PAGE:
In a victory for consumer choice and basic common sense, Maryland’s Howard County Executive, Allan Kittleman, signed an executive order yesterday repealing the county’s ban on sugar-sweetened drinks. The ban prevented soda and other similar products from being sold on county property and at county-sponsored events.
In the activist telling, soda is a product non grata. Berkeley, California, which has to be the capital of the modern nanny state, recently enacted a punitive soda tax. NY Times columnist Mark Bittman called for a “National Food Policy” that would come with governmental “de-normalization” — punishment with the full force of law — of soft drink consumption. (We’d like to see the “de-normalization” of elitist food snobs at the New York Times, but doubt we’ll see that in our Christmas stocking this year.)
But Kittleman ran against the activist grain and repealed the ban. After signing the executive order, Kittleman noted that “better education is the key to dealing with this issue, not simple bans” and that “intelligent choices on nutrition and dietary practices should be the goal of all citizens.” When soft drinks only supply roughly six percent of Americans’ daily calories, the singular focus on soda suggests that activists have politics, not health, in mind.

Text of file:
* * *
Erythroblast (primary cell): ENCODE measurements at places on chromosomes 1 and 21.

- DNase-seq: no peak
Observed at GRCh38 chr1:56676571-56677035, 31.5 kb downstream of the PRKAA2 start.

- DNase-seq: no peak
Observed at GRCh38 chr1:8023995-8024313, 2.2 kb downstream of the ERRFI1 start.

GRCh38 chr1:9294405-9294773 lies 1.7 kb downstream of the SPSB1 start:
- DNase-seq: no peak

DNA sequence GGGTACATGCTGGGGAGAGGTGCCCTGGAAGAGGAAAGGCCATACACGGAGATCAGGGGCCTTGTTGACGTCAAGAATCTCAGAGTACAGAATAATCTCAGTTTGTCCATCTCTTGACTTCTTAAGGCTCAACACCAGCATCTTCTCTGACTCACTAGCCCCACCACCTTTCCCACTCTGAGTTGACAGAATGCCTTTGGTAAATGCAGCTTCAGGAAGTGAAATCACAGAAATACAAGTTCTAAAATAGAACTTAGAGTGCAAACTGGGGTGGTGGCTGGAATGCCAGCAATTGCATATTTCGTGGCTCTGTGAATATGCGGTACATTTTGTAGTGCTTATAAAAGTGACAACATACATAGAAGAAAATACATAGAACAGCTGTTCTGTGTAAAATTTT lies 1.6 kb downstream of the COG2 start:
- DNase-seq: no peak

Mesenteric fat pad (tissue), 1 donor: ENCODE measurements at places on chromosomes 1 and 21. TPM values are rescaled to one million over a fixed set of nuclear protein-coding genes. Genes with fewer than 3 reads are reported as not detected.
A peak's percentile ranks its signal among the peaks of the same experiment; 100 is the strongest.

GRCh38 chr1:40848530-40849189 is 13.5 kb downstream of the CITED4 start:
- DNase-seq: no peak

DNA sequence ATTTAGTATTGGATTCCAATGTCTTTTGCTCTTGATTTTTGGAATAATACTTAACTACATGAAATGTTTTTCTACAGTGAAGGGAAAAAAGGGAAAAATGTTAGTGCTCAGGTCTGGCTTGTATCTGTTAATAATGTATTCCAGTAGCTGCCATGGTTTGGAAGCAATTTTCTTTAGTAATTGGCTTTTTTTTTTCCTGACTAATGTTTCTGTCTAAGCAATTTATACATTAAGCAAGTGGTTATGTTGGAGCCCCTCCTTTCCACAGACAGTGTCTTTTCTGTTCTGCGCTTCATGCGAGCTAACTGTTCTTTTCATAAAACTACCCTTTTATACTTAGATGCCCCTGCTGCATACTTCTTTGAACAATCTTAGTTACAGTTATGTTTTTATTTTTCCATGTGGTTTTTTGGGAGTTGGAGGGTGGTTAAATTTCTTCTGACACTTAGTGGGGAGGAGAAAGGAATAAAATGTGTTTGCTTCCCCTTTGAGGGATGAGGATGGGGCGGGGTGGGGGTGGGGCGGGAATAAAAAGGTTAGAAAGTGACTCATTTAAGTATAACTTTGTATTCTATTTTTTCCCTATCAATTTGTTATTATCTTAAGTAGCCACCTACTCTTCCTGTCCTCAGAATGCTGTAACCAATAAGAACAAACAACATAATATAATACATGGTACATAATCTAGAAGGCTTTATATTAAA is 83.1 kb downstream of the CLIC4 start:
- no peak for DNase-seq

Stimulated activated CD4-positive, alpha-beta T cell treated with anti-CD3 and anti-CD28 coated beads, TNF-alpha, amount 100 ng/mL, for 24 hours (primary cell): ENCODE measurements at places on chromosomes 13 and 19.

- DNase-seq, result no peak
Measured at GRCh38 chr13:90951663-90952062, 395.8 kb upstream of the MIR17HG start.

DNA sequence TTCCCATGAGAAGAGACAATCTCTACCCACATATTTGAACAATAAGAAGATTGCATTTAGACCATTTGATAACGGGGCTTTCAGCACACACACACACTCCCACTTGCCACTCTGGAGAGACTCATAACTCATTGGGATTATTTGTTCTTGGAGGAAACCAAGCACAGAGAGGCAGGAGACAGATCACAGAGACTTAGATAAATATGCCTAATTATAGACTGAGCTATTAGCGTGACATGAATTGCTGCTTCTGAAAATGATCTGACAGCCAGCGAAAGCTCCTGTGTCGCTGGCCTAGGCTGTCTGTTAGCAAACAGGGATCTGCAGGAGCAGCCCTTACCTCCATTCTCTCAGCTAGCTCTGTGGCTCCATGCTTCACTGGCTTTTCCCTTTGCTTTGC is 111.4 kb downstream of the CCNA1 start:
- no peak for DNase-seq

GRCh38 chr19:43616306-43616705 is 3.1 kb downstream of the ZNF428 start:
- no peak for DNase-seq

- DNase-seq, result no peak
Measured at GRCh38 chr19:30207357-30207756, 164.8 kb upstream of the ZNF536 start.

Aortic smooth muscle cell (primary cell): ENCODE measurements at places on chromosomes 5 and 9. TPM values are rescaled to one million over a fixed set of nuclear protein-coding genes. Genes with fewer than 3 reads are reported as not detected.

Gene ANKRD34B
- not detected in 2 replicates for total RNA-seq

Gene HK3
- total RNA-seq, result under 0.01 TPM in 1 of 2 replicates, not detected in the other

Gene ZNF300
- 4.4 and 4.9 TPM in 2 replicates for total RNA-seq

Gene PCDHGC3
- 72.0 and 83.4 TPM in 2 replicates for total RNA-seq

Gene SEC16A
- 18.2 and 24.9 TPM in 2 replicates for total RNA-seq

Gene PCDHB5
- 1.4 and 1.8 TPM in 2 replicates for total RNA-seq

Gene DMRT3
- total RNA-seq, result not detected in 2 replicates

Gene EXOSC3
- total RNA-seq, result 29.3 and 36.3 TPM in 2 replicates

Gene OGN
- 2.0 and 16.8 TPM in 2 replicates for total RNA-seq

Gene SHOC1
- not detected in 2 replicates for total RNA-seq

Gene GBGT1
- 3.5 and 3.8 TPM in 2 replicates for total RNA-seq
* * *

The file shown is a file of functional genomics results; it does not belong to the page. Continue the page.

Perhaps he should share a cola (or diet soda if he chooses) with recently re-elected New York Supreme Court Judge Milton Tingling, who famously struck down former Mayor Bloomberg’s anti-soda power grab.
As a recent Quinnipiac poll found, opposition to these measures transcends gender, race, and political parties. Black, white, man, woman, Republican, Democrat—it doesn’t matter. The idea of limiting consumer choice in regards to soft drinks is broadly opposed.
The activists claim that they have the wind at their back because a political outlier city sided with their agenda. Meanwhile, where the anti-food-choice agenda has been tried, politicians are running from it and reversing it. Keep up the fight.